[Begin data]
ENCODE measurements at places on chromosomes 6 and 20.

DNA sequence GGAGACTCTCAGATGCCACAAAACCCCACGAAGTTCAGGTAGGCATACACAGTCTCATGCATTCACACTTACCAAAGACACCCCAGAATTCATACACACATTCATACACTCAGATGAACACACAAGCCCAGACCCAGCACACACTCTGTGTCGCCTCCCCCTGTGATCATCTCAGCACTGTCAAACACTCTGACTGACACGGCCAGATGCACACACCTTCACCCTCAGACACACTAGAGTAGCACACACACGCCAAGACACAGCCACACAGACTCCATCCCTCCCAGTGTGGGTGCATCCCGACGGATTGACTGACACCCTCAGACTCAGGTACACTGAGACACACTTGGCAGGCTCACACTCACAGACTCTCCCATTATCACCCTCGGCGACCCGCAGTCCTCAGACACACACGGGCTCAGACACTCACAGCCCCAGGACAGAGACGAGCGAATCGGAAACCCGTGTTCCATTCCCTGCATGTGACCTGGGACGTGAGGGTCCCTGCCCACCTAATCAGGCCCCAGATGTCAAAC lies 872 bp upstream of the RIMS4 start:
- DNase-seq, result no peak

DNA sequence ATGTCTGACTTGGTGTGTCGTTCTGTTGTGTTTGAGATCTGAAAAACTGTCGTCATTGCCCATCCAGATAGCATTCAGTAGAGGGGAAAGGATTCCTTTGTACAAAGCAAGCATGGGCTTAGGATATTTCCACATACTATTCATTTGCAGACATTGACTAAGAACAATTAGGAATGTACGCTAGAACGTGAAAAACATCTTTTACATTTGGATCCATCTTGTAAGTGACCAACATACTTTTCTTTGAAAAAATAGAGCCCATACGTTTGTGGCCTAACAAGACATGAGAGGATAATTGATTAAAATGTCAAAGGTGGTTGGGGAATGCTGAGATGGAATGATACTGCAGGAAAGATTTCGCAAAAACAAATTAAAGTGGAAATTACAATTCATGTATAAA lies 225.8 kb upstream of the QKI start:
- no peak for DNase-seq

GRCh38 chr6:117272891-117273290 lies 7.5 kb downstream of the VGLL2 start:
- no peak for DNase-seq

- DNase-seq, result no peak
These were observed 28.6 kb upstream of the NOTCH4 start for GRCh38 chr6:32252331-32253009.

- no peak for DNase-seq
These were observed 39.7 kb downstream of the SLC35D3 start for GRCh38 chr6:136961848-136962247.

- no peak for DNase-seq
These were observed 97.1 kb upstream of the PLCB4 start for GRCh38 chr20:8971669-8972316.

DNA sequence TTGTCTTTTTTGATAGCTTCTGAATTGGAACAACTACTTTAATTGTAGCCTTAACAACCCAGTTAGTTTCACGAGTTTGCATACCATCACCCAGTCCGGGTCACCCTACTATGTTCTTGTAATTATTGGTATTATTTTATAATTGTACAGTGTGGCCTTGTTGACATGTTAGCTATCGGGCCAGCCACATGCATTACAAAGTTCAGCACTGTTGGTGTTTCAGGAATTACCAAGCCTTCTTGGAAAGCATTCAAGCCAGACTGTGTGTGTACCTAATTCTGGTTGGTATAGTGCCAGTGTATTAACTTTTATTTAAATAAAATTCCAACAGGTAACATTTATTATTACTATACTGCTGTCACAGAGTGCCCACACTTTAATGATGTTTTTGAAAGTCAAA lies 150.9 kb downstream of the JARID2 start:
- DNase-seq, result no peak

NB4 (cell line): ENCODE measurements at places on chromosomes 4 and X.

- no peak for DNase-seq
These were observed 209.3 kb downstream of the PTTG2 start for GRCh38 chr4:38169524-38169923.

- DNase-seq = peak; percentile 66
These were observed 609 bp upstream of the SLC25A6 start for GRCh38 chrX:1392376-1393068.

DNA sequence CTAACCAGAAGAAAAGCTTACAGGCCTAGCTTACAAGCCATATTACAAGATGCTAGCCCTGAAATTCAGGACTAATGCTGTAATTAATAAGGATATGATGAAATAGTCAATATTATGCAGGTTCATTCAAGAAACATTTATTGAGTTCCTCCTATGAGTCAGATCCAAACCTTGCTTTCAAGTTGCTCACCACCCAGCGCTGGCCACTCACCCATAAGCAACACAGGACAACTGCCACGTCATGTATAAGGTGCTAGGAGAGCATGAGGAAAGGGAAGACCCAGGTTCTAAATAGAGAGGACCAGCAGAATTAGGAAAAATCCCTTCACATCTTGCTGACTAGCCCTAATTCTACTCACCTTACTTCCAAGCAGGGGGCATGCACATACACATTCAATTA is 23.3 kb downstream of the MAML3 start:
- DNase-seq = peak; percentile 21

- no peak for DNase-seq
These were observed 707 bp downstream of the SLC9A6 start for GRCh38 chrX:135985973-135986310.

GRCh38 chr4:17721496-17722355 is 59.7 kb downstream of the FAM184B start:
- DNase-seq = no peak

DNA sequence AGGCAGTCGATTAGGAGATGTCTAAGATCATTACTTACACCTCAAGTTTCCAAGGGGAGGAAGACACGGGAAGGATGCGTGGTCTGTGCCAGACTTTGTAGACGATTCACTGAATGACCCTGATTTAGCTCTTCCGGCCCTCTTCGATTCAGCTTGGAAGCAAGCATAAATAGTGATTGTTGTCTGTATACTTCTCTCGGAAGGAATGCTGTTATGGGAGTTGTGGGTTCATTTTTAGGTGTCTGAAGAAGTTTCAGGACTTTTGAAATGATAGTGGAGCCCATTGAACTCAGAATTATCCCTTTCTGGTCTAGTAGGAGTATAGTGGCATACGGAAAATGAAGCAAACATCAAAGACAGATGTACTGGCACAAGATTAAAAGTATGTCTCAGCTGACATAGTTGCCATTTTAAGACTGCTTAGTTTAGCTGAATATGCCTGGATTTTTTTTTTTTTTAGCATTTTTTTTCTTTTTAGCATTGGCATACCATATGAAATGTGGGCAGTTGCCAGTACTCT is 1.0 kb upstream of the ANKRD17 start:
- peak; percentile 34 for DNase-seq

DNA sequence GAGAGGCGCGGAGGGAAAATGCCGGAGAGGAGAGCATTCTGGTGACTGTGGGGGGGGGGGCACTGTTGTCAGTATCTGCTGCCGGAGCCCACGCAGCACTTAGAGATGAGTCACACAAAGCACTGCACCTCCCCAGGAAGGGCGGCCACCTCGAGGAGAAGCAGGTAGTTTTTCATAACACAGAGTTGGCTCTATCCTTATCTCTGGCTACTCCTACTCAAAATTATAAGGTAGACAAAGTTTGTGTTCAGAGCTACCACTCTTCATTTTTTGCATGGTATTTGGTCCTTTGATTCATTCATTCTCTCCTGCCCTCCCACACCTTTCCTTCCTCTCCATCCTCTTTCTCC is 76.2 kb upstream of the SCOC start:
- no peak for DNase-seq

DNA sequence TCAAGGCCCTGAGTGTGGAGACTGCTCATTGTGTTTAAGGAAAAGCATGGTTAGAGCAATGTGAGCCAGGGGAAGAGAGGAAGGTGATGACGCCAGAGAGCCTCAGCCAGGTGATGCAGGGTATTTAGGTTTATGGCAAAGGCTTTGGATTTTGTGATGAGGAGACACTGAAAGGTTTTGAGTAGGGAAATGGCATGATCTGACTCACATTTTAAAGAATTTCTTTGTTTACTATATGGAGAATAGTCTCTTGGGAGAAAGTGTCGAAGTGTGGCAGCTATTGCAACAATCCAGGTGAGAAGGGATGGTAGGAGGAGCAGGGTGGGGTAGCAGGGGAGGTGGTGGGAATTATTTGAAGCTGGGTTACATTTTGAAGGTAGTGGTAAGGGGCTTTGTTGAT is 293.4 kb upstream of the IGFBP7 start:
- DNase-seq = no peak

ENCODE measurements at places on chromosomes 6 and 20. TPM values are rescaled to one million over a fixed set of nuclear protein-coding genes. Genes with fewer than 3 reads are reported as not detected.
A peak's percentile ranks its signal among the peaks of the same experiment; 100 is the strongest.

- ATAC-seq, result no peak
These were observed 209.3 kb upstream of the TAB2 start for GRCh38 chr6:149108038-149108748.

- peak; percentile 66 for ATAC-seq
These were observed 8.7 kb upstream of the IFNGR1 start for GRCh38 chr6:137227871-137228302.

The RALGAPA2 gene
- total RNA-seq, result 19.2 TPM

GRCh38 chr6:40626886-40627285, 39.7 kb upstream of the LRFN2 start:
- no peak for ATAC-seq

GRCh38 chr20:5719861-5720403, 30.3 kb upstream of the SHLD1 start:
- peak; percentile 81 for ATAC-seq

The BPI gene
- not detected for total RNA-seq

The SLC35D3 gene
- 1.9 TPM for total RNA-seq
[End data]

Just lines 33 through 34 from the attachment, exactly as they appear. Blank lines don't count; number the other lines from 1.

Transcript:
ENCODE measurements at places on chromosomes 6 and 20. TPM values are rescaled to one million over a fixed set of nuclear protein-coding genes. Genes with fewer than 3 reads are reported as not detected.
A peak's percentile ranks its signal among the peaks of the same experiment; 100 is the strongest.